Timmy nodded again.

“Then ask, you stupid boy!”

He swallowed as more crying threatened to boil out of his stomach. “Please,” he whispered. "Please, can I have it back?”

“There we are, boy. Was that so hard?” The nutcracker chuckled like bubbles popping on the surface of a swamp. “Well, now. Your finger. If you want it back, I shall need something in return. I’ve been asleep so long, and have had nothing to eat in all that time. Your finger is keeping me all lovely and full. If I give it back, I’ll be empty again, and shall never go back to sleep. To bring it back up, I need you to fill my belly so I won’t know its gone.”

“What do you eat?”

“What do I eat? What would you guess, boy? Meat! Meat of all kinds. Not just that of stupid, rude little boys. Find me some meat, I don’t care where and how. Bring it to me, and we’ll see if I can’t keep it down.”

Timmy looked helplessly about the attic, when he spotted several things lying on the grimy window sill: the dried, crumbling bodies of flies and stink bugs.

Timmy used his shirt-covered hand to brush the bugs off the sill, and carried them back to the nutcracker. “Here’s some meat,” he said. “Will you eat it?”

The nutcracker said nothing at the offer (Timmy wasn’t sure if it could see anything with its painted-on eyes), but it opened its mouth. Timmy picked it up. Then, so he wouldn’t risk losing another finger, dropped a fly in its mouth.


The nutcracker’s teeth smooshed the fly into powdery guts, chomping until they were stained gray and green. It did the same with each bug Timmy fed it. The two stink bugs took the longest, chewed down to horrible, smelly scraps of skin.

“You call that meat, Timmy?” The nutcracker belched dust and bug blood. “I can get a hundred bugs to fly down my mouth in the morning before you wake up, if I want to! You’ll have to do more than that if you wish me to give up your tasty finger.”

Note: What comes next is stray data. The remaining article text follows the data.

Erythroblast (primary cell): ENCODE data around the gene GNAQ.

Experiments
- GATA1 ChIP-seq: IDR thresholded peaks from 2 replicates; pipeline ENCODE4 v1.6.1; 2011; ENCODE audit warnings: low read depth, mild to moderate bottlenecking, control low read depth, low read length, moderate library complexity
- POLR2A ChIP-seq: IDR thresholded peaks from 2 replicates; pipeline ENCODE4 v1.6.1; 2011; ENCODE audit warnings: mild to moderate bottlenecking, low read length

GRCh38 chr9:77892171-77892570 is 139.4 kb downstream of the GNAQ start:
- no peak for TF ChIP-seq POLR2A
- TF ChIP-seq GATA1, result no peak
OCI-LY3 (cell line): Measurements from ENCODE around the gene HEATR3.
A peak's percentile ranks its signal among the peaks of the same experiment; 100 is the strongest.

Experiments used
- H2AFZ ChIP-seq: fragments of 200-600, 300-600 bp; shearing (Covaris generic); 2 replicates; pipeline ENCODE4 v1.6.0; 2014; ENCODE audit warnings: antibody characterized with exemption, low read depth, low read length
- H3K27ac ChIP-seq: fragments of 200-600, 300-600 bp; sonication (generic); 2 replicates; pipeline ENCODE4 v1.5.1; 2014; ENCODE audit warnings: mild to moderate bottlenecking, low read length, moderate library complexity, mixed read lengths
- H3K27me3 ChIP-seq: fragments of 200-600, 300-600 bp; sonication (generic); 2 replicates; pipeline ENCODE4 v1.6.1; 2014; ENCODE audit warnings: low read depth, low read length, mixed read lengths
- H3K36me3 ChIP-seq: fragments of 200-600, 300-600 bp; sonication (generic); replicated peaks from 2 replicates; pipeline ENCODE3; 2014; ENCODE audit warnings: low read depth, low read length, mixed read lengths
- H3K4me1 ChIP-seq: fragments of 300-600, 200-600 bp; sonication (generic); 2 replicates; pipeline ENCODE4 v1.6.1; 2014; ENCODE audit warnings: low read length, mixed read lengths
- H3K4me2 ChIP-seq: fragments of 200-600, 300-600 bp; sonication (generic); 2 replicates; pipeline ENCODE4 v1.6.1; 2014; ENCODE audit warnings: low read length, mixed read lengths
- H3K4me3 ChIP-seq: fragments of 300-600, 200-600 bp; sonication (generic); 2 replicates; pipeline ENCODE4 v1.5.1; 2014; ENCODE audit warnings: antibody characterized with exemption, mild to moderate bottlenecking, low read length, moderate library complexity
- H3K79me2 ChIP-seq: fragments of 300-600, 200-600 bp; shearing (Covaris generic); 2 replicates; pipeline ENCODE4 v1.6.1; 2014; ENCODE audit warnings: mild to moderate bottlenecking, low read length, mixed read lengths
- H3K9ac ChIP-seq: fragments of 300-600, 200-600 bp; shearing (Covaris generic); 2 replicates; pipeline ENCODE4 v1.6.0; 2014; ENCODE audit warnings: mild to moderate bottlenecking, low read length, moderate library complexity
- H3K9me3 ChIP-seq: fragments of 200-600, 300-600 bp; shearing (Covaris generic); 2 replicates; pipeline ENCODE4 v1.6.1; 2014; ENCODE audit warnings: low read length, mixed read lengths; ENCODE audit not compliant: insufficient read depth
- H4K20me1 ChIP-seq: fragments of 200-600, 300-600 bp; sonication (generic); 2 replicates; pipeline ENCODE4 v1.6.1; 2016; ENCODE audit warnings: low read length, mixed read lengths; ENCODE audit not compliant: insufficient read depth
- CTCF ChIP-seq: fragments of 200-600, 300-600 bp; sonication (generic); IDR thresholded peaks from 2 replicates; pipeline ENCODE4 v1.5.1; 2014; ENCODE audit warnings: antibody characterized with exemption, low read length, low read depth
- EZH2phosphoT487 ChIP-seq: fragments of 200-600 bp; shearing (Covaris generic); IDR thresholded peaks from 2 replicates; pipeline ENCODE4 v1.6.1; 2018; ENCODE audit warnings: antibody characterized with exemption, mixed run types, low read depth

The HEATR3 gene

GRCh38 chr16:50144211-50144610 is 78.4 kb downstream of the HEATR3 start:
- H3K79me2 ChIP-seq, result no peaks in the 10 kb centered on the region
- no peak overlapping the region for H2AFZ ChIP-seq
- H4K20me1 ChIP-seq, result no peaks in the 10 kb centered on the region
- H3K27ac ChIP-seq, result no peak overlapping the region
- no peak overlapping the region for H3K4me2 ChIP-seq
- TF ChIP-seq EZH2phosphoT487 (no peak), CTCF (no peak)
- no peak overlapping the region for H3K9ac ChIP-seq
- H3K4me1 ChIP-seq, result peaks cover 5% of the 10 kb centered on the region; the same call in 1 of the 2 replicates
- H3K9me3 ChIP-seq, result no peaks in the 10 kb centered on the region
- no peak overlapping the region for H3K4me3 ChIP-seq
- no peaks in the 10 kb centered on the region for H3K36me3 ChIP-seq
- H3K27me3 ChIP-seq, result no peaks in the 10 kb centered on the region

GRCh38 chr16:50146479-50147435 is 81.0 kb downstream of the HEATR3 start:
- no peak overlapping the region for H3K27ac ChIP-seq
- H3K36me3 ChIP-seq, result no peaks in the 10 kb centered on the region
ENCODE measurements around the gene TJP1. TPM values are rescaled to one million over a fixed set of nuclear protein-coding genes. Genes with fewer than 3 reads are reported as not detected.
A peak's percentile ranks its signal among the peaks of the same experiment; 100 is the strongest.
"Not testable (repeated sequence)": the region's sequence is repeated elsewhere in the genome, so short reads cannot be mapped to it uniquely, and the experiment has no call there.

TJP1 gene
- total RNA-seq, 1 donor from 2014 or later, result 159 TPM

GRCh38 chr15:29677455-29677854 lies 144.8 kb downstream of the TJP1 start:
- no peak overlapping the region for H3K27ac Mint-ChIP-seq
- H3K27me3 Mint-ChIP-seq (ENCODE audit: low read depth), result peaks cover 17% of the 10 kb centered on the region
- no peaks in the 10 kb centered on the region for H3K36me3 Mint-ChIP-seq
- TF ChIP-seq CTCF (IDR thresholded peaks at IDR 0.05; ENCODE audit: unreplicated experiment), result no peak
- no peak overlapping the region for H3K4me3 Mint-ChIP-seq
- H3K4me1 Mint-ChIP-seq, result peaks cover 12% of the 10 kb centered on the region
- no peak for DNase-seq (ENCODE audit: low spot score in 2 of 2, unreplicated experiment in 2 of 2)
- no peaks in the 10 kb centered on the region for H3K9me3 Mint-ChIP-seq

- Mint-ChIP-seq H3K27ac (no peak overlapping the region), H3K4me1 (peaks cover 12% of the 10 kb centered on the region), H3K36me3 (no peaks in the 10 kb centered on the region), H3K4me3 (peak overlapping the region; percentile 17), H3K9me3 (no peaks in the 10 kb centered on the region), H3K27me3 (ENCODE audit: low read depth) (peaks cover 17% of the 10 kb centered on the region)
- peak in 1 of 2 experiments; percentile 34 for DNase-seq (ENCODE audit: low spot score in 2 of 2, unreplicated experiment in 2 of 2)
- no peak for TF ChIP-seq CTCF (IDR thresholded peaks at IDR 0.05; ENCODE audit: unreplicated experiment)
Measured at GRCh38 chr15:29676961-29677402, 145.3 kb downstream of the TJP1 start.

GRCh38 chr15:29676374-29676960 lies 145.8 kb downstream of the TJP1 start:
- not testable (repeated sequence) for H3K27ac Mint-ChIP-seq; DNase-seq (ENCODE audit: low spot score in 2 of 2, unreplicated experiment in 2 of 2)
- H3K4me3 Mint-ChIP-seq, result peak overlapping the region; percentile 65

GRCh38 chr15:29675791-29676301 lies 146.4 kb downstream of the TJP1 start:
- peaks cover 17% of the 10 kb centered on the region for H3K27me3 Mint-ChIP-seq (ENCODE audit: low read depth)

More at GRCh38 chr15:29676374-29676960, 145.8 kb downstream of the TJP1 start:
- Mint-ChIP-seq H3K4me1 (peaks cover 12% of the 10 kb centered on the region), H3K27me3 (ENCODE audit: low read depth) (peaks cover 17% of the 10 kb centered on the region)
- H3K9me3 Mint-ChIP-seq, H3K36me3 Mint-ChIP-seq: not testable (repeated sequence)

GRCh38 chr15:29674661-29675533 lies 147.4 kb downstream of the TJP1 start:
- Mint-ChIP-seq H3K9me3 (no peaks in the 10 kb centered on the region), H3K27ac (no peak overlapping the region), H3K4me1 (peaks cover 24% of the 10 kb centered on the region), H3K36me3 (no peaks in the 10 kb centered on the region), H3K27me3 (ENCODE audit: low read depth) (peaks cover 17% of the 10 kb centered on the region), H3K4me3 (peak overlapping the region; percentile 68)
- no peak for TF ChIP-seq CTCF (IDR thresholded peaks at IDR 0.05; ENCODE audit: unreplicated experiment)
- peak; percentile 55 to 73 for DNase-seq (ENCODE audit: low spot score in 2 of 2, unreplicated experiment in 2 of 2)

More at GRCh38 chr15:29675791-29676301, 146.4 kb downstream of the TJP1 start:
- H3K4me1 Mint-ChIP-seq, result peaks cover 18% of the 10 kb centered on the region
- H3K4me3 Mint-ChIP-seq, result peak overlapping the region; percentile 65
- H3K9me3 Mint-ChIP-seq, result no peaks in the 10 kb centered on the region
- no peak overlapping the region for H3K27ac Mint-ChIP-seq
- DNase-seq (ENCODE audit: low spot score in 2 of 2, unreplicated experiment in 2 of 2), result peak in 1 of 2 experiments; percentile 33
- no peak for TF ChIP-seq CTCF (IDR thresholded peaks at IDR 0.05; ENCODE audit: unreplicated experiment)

“But all the bugs are gone,” Timmy whined.

“I don’t want bugs, stupid! I want real meat! Go and get some now!”

Timmy began to cry again, but the nutcracker clacked its teeth in threat.

“Bring me mice, Timmy. Or squirrels. Something small that you can cut up. After that, we will talk about your finger. Or you can cry some more, and I’ll nip out your eyes and bite holes in your cheeks. I can make you feed me the rest of your fingers, and take your toes as well. I will chew you up whole till your nothing but gunk, Timmy, and I will make you feed every last bit you have to me. I can do that. Or you can get me something else. Do you understand? Of course you do. You’re stupid, but not that stupid. Now put me down and get me some food.”

Timmy went to do as he was told. Though he was still terrified by the nutcracker, it had given him an idea. He went down to the kitchen, stepping carefully round the stacks of wobbling, dirty pots and bowls.

First, he stopped at the sink to wash his hurting hand. The water stung the stump where his finger used to be, but the bleeding had stopped. He stared at the crusty scab, brownish red and gummy round the edges, resisted his urge to pick it.

Then, Timmy looked through the cabinets until he found what he was looking for: his grandmother’s mouse traps, all set long ago, to catch the mice that came every winter to find a warm place away from the forest. It was one of Timmy’s jobs to remove the dead mice and reset the traps each year. Naturally, he never did either of those things.

Most of the unfortunate mouse bodies were dry, flattened husks now, looking no meatier than the bugs had been. Others were partly eaten by brothers and sisters who’d passed through on their way to safer places. But Timmy moved aside some dusty jars of homemade jam and found two traps towards the back that seemed to have been snapped recently. The mice were still mostly intact, their broken spines stiffened in place. Timmy picked up the traps, and carried them back to the attic.

“I brought you some mice,” he announced. “Will you eat them?”

The nutcracker sounded pleased. “Very nice, Timmy. It’s been ages since any mice came up here. I used to be able to call them like the bugs, but they got smarter. Mice will be very welcome.”

Timmy was almost proud that he’d found something good for the nutcracker. He showed him the trapped mice, then stopped as something occurred to him. “How will you eat them?”

“With a knife and fork, what do you think? I want you to cut them up and feed them to me, you idiot!”

“Ugh,” Timmy said. “But that’s disgusting! I don’t want to cut up mice. I don’t even like cutting up frogs at school!”

“Oh, come now, boy. Don’t tell me you’ve never wanted to stick a knife in something. Not even those brats in your class?”

“How do you know—”

CLACK. CLACK. “Never you mind. Just don’t make yourself out all squeamish to me. There’s not a bone in your body that shivers at the sight of blood. Now go and get a knife and fork, and feed me that sweet mouse meat!”